Addressing potentially upsetting topics with younger children is a difficult undertaking, and Marin makes every effort, via the use of evocative digital collage illustrations and vivid prose, to make comprehensible to his readers the typically mature topics of racism, the dangers refugees face, and loneliness. However, the story’s word choice learns toward a more mature audience than that of the typical picture book. And one main element of the plot is not fully explained (the boys’ building of a “digital airplane”).
Moreover, the book’s bleak, abrupt ending, in which the boys burn to death as the result of a hate crime perpetrated by Gabriel’s father, will strike many adults as inappropriate for picture book readers. While there is some hope—the narration describes Jibreel’s dwelling turning into an airplane and taking off with “the two angels inside,” as though to carry them to the next phase of their cosmic journey—this is a shocking development, and the last sentence of the book is “life isn’t fair.” This ambitious story is well told, but its subject matter may be too much for young kids.

When two boys from different socioeconomic backgrounds meet, they forge a friendship that transcends privilege and expectations and lasts until their devastating end. Marin’s uniquely detailed art style sets the scene for a timely story of love and loss.

Leigha Chiasson-Locke
Children’s Services Librarian
A.C. Hunter Public Library
St. John’s, NL A1B 3A3

Another enjoyable book from Marin, with a lesson and a twist in the tale. A story that is very fitting in today’s world. The book is a joy to read and beautifully illustrated. ( *****)


Gabriel and Jibreel is a wonderful tale of friendship, hardship, and the belief that we are much the same despite some of our outward differences.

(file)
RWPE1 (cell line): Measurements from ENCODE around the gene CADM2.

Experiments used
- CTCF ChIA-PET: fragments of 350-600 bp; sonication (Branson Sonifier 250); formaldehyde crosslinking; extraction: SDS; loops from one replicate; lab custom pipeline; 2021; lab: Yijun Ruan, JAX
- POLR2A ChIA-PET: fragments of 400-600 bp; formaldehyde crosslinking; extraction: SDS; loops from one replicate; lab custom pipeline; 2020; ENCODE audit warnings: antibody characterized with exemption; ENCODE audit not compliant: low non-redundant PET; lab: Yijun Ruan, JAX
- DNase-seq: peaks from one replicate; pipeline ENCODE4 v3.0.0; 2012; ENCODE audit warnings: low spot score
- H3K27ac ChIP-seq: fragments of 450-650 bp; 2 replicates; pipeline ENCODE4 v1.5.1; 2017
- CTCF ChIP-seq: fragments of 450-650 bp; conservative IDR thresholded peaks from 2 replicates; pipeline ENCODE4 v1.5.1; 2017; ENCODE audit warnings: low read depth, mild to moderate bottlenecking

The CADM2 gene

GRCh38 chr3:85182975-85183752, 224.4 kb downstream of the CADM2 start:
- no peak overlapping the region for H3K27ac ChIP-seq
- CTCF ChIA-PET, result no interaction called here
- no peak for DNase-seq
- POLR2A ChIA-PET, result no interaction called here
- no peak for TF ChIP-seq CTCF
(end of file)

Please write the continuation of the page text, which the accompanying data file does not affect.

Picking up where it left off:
Jewell Cousens,
A.C. Hunter Public Library

In a world that wants to move towards more inclusion and acceptance, “Oaky” is written and designed to get the kids started early on this ethic. With plenty of clever puns and colourful imagery, it celebrates difference and uniqueness, while at the same time conveying the overarching message that, in a truly inclusive society, one’s difference is one’s contribution. “Oaky” is very well done and, in the current global push for social justice, it comes along at just the right time.

Jeff Kelland,
Indie Publishers of Newfoundland and Labrador

This work is exquisite on multiple levels: story, illustration, writing, humor, and morality. Kids will love it. This is a story of universal appeal, of moral rectitude, and man’s best and second-best friend.
I can almost hear the chirp of laughter in little rooms around the world. Bravo.

Herb Hoskins,
a retired teacher, writer, artist

‘The Tale of Was and Das’ by Marin centers around some obnoxious things like farts and burps but does have a nice storyline. What is notable is the word jugglery throughout the book that creates real fun, like bisecting the meaning of German Shepard, using two German words DAS and WAS in the questionnaire, thesaurus instead of a dinosaur, barking lot, funny signposts like ‘buy one, get one flea’ and so on. This book can be enjoyed by kids along with their family. There is also a take-home message for big kids like us on how to recycle garbage towards a circular economy. I found the book enjoyable and constructive.